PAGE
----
Contemporary organizations and developments we looked at included the Emmanuel Community, Sant’Egidio, the Pontifical Council for the Laity, and the Union of the Catholic Apostolate. Presenters included Dr. Marian Diaz, Fr. William Henn of the Gregorian, Ms. Ana Crisitina Villa-Betancourt of the PCL, Fr. Jean Baptiste Edart of the Emmanuel Community, and John Breen of the Beda College in Rome. The participants were mostly students and (both lay and ordained) ministers from the U.S., but included one Dutch pastoral life director.
[Further Reflection to Follow]
April 29, 2010
Today is the feast of one of the most popular saints around here, St. Catherine of Siena. Lay woman, Dominican tertiary, ecclesial reformer and gifted with a charism that allowed her to put popes and antipopes in their proper place and get away with it, she serves as the patron saint of the caribinieri, Italy, Europe, and was the first woman named a Doctor of the Church.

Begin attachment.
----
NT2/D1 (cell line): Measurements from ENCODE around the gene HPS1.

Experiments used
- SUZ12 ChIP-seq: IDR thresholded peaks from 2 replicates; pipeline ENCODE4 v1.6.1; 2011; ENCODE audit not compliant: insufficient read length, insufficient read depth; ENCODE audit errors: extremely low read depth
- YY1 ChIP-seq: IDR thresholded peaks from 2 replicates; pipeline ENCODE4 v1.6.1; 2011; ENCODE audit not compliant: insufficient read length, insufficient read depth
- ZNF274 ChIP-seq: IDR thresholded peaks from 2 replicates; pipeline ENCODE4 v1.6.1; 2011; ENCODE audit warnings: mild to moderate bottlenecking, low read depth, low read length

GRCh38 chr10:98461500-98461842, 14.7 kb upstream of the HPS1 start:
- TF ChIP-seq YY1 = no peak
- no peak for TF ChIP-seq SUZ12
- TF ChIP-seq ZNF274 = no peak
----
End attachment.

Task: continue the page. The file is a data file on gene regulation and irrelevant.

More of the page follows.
It was only at the end of my class day, just before 6pm, that I was able to run over to the church where she died, and where most of her remains remain, Chiesa Santa Maria Sopra Minerve, near the Pantheon. On her feast day every year they open the small doors under the high altar to allow devotees to access her marble tomb directly. After the liturgy, we were also able to get into the chapel built from the rooms in which St. Catherine lived her last years. (I ran into a couple friends at the church, one of whom, John Paul, took the photos I used for this blog. More can be found at his, Orbis Catholicvs Secvndvs)
Cardinal Claudio Hummes, the Brazilian Prefect of the Congregation for the Clergy presided at a solemn vespers and Eucharist to commemorate the saint, with about forty Dominican friars, an equal number of sisters, and a handful of tertiaries, in attendance. It was an interesting liturgical experience in the fact that we started with the procession, went into the first half of vespers, after the psalms came the Gloria and the penitential rite followed by the rest of the Eucharist, only to return to the vespers canticle and the rest of that liturgy following the final blessing of the mass.